• We delineate a syndrome principally characterized by growth retardation, developmental delay, epileptic seizures, photosensitivity and an abnormal porphyrin excretion pattern.[ncbi.nlm.nih.gov]
  • In acute porphyric attacks, seizures can be treated with intravenous diazepam, levetiracetam or propofol if status epilepticus develops; a single or few seizures may not require antiepileptic drug treatment in the long term, provided the porphyria itself[pn.bmj.com]
  • At the age of 45 years, she developed abdominal pain, nausea, vomiting and seizures. After administration of phenobarbital, reddish urine was noted and muscular weakness progressed to atonic quadraparesis.[ncbi.nlm.nih.gov]
  • A 48-year-old man presented with abdominal pain, constipation and irritability one month after starting phenytoin treatment for a generalized seizure. He was hypertensive, tachycardic (BP 174/98, heart rate (HR) 100 bpm supine) and hypovolaemic.[ncbi.nlm.nih.gov]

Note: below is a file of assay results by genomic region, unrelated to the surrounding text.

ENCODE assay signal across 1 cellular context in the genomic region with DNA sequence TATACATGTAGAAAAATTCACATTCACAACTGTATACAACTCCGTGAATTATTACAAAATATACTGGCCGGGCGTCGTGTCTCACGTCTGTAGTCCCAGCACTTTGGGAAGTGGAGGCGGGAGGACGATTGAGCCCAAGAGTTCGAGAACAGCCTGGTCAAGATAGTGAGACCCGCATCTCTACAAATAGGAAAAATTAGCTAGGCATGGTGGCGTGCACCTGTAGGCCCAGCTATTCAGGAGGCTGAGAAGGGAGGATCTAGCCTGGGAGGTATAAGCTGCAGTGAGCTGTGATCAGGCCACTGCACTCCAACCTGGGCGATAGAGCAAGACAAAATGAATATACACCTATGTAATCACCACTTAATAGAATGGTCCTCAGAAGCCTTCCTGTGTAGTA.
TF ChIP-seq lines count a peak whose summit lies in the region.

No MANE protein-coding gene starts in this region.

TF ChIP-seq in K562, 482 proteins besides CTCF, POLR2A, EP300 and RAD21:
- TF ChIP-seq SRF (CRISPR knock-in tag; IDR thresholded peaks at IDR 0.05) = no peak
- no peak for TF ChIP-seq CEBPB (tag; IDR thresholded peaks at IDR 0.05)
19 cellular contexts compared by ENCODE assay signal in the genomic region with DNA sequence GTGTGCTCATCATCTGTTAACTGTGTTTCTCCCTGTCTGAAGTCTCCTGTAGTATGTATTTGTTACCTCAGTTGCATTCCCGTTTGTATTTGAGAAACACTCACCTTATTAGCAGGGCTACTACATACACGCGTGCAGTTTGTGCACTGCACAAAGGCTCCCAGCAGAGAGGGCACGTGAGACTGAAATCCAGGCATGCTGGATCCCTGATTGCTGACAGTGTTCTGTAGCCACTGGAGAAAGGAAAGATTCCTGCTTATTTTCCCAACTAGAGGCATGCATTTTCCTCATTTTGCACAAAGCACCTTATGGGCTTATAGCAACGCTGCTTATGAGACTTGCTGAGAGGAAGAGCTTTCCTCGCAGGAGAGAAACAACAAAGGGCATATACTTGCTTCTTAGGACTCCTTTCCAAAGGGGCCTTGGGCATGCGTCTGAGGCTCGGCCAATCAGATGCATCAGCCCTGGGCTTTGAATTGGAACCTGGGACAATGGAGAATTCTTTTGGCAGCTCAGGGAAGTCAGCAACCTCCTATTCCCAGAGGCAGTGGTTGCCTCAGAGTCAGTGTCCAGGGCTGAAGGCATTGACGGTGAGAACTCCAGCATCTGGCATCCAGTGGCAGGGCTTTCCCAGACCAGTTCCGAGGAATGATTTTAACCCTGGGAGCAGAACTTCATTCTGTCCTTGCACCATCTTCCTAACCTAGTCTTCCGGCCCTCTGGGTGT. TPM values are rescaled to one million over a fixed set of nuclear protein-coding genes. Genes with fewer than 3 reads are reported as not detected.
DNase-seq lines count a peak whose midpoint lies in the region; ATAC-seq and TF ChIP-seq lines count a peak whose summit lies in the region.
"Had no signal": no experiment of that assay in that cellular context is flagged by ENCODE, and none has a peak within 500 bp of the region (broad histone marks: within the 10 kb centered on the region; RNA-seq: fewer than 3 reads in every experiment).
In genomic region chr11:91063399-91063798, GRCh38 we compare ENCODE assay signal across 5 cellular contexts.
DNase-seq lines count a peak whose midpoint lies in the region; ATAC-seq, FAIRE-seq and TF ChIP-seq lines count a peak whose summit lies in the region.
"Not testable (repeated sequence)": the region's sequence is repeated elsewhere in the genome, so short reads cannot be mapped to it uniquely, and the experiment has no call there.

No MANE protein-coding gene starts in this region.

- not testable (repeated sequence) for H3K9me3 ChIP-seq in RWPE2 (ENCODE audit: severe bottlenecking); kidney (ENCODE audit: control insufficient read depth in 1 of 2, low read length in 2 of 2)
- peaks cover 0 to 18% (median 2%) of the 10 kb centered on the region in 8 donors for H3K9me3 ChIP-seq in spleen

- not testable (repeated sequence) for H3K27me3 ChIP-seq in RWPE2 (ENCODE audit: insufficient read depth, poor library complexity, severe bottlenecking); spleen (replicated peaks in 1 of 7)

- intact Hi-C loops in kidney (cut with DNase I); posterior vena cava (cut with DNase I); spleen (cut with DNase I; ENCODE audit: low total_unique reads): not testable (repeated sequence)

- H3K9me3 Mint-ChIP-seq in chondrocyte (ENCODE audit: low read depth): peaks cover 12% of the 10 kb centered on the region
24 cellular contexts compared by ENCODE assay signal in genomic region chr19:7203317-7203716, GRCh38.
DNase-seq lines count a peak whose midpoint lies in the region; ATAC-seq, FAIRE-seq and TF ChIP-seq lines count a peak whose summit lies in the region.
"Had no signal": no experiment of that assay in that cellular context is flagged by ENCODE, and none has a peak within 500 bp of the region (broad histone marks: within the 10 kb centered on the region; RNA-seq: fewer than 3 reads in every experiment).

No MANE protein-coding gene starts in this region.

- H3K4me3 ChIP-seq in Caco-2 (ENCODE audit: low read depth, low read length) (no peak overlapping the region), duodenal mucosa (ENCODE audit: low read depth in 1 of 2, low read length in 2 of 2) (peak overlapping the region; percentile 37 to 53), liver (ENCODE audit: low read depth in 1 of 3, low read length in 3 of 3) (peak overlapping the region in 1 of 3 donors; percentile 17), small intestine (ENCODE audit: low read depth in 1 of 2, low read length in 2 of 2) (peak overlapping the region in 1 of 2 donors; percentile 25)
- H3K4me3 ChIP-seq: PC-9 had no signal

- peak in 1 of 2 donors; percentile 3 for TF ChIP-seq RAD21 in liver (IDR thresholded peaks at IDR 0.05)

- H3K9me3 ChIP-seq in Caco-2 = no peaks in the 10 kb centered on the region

Confusion
  • For a long time, this disease has caused confusion among the porphyrias because it presents with clinical symptoms and biochemical findings that can be similar to those found in other types of porphyrias.[ncbi.nlm.nih.gov]
  • Confusion, convulsions, and muscular weakness, due to neurologic impairment, may lead to paralysis. An acute attack usually lasts for days or longer. Recovery from severe paralysis is generally slow.[sema4genomics.com]
  • You could also feel agitated, confused, or get seizures. Some complications you could get are: Long-term pain Kidney damage Liver cancer Symptoms of Cutaneous Porphyria Symptoms of cutaneous porphyria happen when your skin is in sunlight.[webmd.com]
Neurologic Manifestation
  • Though variegate prophyria with neurologic manifestations is not uncommon syringomyelic type of sensory loss is most unusual.[ncbi.nlm.nih.gov]